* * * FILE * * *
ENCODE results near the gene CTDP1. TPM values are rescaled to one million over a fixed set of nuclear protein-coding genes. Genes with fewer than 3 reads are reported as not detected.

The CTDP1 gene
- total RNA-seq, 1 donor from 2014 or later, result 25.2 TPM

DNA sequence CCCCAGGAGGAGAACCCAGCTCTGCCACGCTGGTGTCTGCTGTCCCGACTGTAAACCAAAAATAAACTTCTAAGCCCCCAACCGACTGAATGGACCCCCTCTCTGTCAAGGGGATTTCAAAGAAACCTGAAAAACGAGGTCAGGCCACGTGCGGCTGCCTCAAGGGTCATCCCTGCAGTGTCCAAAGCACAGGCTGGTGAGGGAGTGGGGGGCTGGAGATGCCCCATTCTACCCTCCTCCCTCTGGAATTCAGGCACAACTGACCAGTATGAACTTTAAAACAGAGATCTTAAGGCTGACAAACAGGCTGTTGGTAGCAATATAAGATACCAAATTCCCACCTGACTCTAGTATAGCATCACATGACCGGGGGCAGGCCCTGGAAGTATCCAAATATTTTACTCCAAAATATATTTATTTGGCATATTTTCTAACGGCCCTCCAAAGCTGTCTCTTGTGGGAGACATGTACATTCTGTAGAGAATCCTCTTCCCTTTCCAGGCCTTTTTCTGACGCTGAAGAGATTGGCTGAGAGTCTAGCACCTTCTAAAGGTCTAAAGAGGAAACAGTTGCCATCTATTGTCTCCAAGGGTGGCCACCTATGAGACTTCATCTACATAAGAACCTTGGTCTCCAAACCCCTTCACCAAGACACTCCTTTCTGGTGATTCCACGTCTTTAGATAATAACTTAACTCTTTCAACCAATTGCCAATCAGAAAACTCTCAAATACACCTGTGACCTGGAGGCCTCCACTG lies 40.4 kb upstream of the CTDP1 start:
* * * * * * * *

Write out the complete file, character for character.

ENCODE results near the gene CTDP1. TPM values are rescaled to one million over a fixed set of nuclear protein-coding genes. Genes with fewer than 3 reads are reported as not detected.

The CTDP1 gene
- total RNA-seq, 1 donor from 2014 or later, result 25.2 TPM

DNA sequence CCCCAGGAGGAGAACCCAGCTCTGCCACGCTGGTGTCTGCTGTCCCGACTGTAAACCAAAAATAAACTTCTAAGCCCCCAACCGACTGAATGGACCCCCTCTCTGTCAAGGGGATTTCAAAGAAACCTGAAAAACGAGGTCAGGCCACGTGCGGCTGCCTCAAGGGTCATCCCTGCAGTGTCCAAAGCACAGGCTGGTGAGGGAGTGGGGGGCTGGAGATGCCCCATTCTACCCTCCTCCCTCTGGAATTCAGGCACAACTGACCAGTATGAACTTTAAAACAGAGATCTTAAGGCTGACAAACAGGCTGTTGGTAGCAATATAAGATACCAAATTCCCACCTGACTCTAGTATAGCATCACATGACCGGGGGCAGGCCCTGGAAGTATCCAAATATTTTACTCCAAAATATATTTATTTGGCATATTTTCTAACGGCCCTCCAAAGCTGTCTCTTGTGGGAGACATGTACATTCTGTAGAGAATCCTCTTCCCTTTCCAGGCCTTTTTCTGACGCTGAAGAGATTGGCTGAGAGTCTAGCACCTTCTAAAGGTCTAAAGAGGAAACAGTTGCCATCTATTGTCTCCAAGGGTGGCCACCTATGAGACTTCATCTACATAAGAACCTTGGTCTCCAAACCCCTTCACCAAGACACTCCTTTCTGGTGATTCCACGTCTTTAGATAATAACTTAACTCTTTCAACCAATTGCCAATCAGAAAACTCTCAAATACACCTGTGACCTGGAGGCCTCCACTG lies 40.4 kb upstream of the CTDP1 start: